On the face of it, the legalities around betting with money that is not yours do not seem to be overly complex. Because, after all, strictly speaking you cannot bet on behalf of someone even if they give you licence to. The bookmakers and casinos, if aware, will reject any wagers made with money given to you to bet on their behalf even if you have complete and total permission to do so.
Why? Because they are legally required to verify where money comes from and that the person betting can legally do so. If you bet on behalf of someone else it could be with criminal or fraudulent money or for a minor or someone not in the country at the time. All of which they are legally obliged to prevent, so that means even if the intentions are innocent it is not allowed to place a bet for someone else.
But that does not mean it doesn’t happen. People have forever been placing bets on the Grand National on behalf of family and friends, for example. In the modern era, technology redundant wannabe bettors who wish to place a wager but lack the online account or know how to do so, may ask a more digitally competent acquaintance to do so. These are, of course, all minor bets meaning the bookies’ risk is minimal. In cases such as these, bets can and will go on as usual – but strictly it is not allowed.
Why Can’t You Bet For Someone Else?
There are legal ways around betting with other people’s money, such as pools betting or through a syndicate. As social betting continues to grow, so too will methods such as these.
One of the reasons you can’t bet for someone else is the industry will naturally protect itself against bonus abuse where people who bet frequently use the names of others to jump on the welcome bonuses that bookies provide. But each new account needs verification and, in many cases, betting companies will not even allow more than one person from a single household to receive the free bets on offer. That doesn’t mean people don’t ask others to sign up to an account to get these offers but the actual money comes from the bonus abuser.
The rules are there to largely prevent crime and abuse and so it is unlikely you will be penalised for placing a small bet for someone else. Where you could really end up in hot water is if you place bets for minors, that may sound like a stupid thing to do and it is but there are many families out there that will let their kids or their friends to bet on the National through them. This is absolutely illegal and although you are unlikely to be caught if you are it is a serious issue.
Even if you go to a bookmaker shop and bet with cash from someone else it is technically not allowed. Again, you are unlikely to run into many issues with this with low stakes but higher stakes will flag you up and you will need to prove your source of funds. The same is true online if you make a large or uncharacteristic deposit you will be asked to prove where it came from. These rules are to prevent money laundering and betting using credit or stolen funds. If the funds came from someone else and you lie about that fact and are caught you will be banned from the site and possibly face criminal charges, as well as losing stakes and winnings.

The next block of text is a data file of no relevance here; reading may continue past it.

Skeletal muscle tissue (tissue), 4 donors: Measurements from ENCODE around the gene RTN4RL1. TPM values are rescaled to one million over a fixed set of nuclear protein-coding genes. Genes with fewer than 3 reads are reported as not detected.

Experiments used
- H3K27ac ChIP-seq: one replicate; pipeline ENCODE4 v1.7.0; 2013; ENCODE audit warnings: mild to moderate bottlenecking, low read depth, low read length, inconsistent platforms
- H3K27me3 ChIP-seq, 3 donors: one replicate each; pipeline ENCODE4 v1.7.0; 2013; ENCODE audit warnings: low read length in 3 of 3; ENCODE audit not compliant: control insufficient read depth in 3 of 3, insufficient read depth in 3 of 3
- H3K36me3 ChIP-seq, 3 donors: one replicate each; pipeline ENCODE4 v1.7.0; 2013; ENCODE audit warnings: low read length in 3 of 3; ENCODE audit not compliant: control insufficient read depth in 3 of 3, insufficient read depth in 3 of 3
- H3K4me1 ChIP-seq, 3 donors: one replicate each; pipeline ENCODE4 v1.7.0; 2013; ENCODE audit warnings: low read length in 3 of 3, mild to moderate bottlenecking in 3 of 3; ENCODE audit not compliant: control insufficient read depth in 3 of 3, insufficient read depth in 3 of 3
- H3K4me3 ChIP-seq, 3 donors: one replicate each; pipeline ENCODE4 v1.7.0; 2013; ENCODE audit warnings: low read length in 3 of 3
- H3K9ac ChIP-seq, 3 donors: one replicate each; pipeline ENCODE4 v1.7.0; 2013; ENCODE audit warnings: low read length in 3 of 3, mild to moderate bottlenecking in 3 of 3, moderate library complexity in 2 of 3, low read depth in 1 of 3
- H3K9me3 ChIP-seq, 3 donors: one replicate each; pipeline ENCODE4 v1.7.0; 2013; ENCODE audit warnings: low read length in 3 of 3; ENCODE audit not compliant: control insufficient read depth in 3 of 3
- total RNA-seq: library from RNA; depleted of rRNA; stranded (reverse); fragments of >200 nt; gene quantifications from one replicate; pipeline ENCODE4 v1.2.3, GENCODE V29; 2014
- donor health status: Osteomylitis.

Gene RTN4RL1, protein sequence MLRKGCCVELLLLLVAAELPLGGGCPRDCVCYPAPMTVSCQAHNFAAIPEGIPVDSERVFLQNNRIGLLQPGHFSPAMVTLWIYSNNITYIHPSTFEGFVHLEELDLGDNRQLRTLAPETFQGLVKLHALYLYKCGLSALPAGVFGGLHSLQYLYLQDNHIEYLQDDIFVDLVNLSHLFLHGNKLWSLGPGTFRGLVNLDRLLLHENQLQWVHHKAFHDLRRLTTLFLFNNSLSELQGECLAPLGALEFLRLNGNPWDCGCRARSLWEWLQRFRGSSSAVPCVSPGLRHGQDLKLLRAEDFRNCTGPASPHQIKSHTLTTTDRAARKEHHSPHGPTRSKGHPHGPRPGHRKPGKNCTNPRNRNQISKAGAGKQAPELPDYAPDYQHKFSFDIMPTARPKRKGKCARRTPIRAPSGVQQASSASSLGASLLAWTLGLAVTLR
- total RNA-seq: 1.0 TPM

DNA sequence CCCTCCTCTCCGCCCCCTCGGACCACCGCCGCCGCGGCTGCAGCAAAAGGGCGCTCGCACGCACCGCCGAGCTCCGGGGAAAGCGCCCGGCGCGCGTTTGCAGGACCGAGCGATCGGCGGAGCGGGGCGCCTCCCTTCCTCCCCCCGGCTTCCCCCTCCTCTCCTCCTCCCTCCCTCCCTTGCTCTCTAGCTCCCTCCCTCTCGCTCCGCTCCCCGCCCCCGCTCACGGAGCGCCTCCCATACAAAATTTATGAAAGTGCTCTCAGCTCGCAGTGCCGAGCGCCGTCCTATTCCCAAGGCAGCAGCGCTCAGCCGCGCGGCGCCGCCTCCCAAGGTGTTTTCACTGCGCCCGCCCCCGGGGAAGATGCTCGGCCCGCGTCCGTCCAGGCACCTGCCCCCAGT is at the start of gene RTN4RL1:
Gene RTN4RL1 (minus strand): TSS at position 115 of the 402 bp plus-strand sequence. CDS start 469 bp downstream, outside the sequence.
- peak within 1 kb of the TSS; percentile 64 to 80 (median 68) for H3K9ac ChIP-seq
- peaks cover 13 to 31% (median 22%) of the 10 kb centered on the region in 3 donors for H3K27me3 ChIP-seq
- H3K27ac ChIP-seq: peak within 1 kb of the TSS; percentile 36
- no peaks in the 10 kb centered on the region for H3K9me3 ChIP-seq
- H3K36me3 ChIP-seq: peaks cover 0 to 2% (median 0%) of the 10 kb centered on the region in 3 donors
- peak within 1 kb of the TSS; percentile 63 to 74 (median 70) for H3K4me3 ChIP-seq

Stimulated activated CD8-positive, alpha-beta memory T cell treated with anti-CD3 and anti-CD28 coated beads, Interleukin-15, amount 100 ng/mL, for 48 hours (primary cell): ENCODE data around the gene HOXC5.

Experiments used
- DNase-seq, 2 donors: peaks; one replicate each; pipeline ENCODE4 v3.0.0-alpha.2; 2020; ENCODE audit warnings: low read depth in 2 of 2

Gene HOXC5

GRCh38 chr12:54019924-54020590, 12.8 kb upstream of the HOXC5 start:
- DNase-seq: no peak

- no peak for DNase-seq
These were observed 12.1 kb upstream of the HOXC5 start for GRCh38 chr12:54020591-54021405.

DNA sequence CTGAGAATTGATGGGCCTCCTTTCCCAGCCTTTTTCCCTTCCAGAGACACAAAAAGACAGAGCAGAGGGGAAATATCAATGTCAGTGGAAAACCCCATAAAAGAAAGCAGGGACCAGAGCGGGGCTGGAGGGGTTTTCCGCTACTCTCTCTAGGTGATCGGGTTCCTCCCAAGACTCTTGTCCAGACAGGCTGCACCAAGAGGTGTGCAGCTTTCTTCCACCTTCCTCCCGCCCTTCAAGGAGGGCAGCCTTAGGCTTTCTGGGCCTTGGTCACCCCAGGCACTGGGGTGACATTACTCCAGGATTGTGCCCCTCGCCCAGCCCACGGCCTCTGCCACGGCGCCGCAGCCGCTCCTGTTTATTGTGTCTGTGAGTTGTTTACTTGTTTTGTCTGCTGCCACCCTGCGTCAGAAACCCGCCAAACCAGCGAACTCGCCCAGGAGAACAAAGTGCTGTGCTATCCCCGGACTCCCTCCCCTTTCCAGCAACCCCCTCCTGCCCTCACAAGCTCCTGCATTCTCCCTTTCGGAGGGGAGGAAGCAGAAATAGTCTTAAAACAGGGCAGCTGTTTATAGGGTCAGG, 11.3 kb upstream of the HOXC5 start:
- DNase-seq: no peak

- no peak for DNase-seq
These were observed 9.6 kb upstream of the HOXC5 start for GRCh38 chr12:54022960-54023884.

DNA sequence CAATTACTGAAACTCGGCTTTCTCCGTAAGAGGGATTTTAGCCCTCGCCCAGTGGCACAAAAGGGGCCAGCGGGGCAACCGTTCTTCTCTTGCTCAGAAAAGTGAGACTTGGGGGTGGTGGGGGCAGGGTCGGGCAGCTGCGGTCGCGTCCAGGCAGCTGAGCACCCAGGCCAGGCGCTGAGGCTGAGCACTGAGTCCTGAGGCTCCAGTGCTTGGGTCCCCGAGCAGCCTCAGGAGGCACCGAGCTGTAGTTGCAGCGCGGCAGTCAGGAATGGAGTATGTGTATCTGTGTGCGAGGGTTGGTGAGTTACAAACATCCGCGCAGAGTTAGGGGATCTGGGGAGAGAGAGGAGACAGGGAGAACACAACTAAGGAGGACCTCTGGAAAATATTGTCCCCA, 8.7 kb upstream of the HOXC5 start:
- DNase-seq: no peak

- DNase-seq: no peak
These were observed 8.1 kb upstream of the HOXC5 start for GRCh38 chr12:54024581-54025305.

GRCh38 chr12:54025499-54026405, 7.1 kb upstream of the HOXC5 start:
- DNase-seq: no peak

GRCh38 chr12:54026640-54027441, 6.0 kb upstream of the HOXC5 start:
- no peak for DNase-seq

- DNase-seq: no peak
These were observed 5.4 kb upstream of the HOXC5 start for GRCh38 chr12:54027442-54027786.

When you place any bet you are in effect entering into a contract with a betting company, basically ‘I promise to pay you X and you promise to pay me X if the prediction comes true’. As it is you entering into a contract it needs to be you that supplies the funds to back it up, if those funds belong to someone else then you have contravened the terms and conditions of that contract that you signed up to when you joined a site.
The one exception is if the money is given to you as a gift, you may need to prove that fact, but if the money is a gift and it was given to you legally (gift amounts are taxable over certain thresholds) then you can use that money to bet with, as it is your money once given to you.
Reasons Why People Bet For Others
The two most common reasons for people placing bets for others is because 1 – they don’t have an online account and want to place a one off bet or 2 – they have a friend or family member abroad that asks them to place a bet for them.
Both of these are not allowed but to a degree accepted on a low level basis. Where it becomes difficult is if this is a redcurrant pattern or if the stakes are big.
Other reasons include people being in hospital, not having an internet connection and phoning a friend to bet for them and not having a bank account and needing someone to place a bet online for them.
What is categorically a no no is logging in to someone else account and betting for them. This is fraudulent in the eyes of the betting companies terms and the law, even if you have permission to do so. Betting for someone else from your own account may be tolerated to a degree but accessing someone else’s account to bet is strictly forbidden. After all it could be a child betting on your behalf, which raises all sorts of issues.
While 99% of bets places for someone other than yourself are done with innocent intentions there is a 1% that use this avenue to exploit betting companies, either to launder money or to get around bans that they have on their own accounts. It may seem unfair that these rules are largely in place to stop that 1% but at the same time it is important that gambling is not used for crime as that would destroy confidence in the whole industry, which ultimately would restrict your freedoms as a punter.